Supervising a learner driver doesn’t need to be stressful

Anyone who has learnt to drive probably remembers trying to persuade their parents, partners or generous friends to take them out on the road to practise in preparation for their test. You may well have found them unwilling!

Going out in a car with an inexperienced learner can be a daunting prospect for parents or other prospective supervisors who, without the luxury of dual controls, may see supervising a learner as risky.  Well-publicised incidents in recent years, including a tragic case where a novice driver struck and killed an eight-year-old girl on her first driving lesson while supervised by her husband, may have compounded this fear.

A driver is supervised by an instructor.

Private practice outside of formal lessons with an Approved Driving Instructor (ADI) is invaluable for learners.

As a driver yourself, however, you know that learning to drive isn’t just about passing a test. Private practice outside of formal lessons with an Approved Driving Instructor (ADI) is invaluable for learners as it broadens their skills and experience such as in different weather conditions and times of day.

Involving yourself in the learning process could earn you brownie points with a learner and it can help ensure that the apprentice is more fully prepared to face the mean streets when they do pass. You may doubt your own ability to teach properly and safely and, if a parent, you may be inclined to limit your involvement to selecting instructors and funding lessons from the famous Bank of Mom and Dad. But by following a few simple steps, you can feel confident in supervising a learner and helping them gain that oh-so-important experience.

Research shows that the more experience that learner drivers obtain, the safer they are when they do hit the road on their own. RoSPA has produced a handbook on how you can give them this experience safely.

Firstly, think about your own driving ability. It may have been some time since you passed your test and you may have fallen into bad habits. RoSPA encourages even experienced drivers to take refresher training such as through an Experienced Driver Assessment or even by taking the RoSPA Advanced Driving test.

Give Way sign learner driverIt is important to talk to the learner’s instructor (you could communicate through the learner, but sometimes teenagers aren’t the most verbose creatures). They can give you a clear idea of the learner’s progress, what they should be practising and, importantly, when they are ready for private practice.

Instructors can also advise on current legislation, best practice and may even be willing to share their knowledge on how to communicate effectively with the learner – you could even sit in on a lesson (but be careful not to be a “backseat driver”!). Treat your chosen driving instructor as part of the learner’s team (you are also a member!), helping them to become – and remain – a safe driver.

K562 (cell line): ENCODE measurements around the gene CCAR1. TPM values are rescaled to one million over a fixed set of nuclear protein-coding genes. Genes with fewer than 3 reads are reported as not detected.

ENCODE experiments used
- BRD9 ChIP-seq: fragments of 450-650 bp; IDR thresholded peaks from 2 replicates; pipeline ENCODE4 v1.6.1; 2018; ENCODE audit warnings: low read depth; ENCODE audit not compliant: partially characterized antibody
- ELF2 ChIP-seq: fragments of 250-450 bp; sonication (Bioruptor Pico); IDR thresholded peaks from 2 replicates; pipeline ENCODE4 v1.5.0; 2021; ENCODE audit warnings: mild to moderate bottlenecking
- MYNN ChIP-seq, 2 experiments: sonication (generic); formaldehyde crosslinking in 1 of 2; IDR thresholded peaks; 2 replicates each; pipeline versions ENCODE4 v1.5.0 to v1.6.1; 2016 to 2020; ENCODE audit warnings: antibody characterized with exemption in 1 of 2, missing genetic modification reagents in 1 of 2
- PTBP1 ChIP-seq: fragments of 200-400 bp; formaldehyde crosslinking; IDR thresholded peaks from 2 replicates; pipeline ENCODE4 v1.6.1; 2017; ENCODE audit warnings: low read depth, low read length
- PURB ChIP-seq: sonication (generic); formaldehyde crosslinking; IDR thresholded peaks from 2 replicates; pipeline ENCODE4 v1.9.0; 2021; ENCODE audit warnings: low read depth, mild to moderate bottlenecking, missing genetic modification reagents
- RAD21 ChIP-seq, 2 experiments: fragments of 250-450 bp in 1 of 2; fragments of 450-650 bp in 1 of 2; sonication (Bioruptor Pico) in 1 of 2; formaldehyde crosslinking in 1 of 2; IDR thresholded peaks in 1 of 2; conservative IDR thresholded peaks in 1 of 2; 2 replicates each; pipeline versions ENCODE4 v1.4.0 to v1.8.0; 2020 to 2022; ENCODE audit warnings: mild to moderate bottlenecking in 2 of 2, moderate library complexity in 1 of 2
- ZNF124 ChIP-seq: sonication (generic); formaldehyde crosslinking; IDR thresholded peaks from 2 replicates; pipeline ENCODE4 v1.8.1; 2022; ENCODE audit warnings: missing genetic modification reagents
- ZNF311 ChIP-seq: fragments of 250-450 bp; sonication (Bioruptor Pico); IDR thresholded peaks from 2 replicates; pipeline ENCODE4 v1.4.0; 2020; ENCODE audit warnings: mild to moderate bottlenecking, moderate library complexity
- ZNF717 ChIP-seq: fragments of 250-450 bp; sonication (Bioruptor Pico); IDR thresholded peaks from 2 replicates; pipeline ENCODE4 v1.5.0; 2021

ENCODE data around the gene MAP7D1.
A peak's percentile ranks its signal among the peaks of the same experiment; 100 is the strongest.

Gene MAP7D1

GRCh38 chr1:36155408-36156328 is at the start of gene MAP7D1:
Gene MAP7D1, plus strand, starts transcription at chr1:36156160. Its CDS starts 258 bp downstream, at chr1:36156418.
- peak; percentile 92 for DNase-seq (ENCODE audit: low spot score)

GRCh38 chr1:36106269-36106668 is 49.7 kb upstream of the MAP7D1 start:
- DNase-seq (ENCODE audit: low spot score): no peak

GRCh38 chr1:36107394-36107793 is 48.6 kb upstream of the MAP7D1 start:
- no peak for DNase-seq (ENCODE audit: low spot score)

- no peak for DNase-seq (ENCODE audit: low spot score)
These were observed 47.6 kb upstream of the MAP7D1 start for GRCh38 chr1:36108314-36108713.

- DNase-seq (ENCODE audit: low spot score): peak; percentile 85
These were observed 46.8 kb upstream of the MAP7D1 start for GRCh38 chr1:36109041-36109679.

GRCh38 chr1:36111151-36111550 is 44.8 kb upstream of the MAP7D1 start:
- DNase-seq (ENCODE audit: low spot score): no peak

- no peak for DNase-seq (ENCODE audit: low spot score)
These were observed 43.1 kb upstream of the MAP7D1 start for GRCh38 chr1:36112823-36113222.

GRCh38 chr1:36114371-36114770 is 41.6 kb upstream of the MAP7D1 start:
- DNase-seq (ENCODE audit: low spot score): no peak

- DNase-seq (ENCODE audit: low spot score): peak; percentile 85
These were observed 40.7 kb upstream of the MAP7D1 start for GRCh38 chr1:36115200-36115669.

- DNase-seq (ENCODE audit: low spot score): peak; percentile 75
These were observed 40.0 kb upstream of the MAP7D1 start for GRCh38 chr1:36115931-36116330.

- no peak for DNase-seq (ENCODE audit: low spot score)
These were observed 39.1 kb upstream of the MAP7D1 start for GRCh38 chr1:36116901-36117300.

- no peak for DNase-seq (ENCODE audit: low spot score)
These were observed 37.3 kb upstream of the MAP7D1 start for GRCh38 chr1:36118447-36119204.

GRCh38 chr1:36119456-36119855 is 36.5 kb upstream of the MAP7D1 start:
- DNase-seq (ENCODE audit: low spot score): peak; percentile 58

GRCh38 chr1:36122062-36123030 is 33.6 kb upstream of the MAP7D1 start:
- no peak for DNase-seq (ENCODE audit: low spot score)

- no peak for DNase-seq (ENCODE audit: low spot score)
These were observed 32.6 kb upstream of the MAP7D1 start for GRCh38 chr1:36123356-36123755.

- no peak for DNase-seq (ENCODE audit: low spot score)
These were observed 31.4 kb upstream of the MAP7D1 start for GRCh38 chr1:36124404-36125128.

Prepare your car and the route before you go out on the road – make sure you display L plates and involve the learner in a basic vehicle check (lights, tyres, oil, coolant, windscreen wash). Stay calm and constructive both during the journey and afterwards, when reviewing the driver’s performance.

Learner driver rips up L plate

Prepare your car and the route before you go out on the road - make sure you display L plates and involve the learner in a basic vehicle check.

Following the guide that RoSPA has produced in conjunction with the Department for Transport should ensure you feel confident and prepared enough to help a learner practise. It should be remembered, however, that while practising can help learners to pass, it isn’t a replacement for qualified instruction. In these economically challenging times, it may be tempting to try and help a learner to pass as quickly and cheaply as possible but this will almost certainly not be the best way to prepare them for a life on the roads.

At the very least, basic car control (including the emergency stop) should be mastered with help from a qualified instructor in a dual control car. Professional lessons are a life-long investment which can help to ensure that you, the driver and the general public stay safe through private practice, the test and beyond.

Lindsey Simkins, RoSPA’s road safety research and evaluation officer

2 Comments to “Supervising a learner driver doesn’t need to be stressful”

  1. There should be a good communication between learner and instructor. You should believe your own ability of driving. You should stay calm and serious while driving.

  2. I am surprised that you have not mentioned Roadcraft in the above information. I have been using it in conjunction with other publications for many years and so did Chriss Gilbert http://www.chris-gilbert.co.uk/ [ Class one Police Instructor at Hendon Police College ] when he was an A.D.I.

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